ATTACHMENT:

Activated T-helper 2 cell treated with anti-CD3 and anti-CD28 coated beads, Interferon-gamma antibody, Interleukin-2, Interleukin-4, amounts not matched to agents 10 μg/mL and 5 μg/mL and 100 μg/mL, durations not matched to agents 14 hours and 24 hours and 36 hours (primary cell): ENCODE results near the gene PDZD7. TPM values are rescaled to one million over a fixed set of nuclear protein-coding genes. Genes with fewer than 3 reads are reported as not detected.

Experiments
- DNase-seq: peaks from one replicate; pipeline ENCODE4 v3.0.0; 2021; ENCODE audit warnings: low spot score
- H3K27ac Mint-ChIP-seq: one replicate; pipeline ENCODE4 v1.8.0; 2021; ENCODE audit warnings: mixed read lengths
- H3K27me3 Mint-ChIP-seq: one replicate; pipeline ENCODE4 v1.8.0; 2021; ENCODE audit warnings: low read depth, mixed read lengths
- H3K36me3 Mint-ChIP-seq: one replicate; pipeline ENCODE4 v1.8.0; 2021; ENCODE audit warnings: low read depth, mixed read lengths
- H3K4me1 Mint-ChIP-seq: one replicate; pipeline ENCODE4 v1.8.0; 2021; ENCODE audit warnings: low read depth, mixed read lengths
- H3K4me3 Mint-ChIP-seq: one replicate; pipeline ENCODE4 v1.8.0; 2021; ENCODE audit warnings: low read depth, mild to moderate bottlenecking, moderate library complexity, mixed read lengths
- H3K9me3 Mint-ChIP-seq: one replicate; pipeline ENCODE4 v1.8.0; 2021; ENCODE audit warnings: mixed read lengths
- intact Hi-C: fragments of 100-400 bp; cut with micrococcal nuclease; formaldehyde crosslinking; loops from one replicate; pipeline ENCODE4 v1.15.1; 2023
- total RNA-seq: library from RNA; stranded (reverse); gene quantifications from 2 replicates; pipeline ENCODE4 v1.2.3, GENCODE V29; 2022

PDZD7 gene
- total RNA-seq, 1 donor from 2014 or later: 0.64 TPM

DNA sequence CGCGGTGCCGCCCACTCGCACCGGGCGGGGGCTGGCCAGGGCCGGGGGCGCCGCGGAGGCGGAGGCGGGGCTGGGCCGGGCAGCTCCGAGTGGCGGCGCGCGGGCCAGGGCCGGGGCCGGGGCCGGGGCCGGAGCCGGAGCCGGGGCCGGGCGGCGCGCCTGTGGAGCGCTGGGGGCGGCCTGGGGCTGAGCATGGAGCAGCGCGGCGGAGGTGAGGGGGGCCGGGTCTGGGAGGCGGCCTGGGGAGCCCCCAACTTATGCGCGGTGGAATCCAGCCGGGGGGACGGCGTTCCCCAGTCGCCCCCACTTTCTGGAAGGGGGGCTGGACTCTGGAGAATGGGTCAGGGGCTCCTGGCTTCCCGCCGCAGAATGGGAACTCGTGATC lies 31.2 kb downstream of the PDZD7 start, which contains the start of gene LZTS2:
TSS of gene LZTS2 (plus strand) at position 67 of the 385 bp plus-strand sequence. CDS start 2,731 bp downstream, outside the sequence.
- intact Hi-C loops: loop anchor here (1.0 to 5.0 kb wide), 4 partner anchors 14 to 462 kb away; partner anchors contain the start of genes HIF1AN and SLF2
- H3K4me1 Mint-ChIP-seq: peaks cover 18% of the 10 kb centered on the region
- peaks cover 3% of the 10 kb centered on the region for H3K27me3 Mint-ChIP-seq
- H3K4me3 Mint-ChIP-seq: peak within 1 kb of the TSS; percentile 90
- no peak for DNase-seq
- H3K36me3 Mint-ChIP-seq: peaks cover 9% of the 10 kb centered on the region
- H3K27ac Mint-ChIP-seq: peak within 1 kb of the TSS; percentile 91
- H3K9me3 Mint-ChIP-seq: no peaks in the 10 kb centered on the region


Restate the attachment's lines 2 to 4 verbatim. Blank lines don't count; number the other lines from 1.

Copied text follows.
Experiments
- DNase-seq: peaks from one replicate; pipeline ENCODE4 v3.0.0; 2021; ENCODE audit warnings: low spot score
- H3K27ac Mint-ChIP-seq: one replicate; pipeline ENCODE4 v1.8.0; 2021; ENCODE audit warnings: mixed read lengths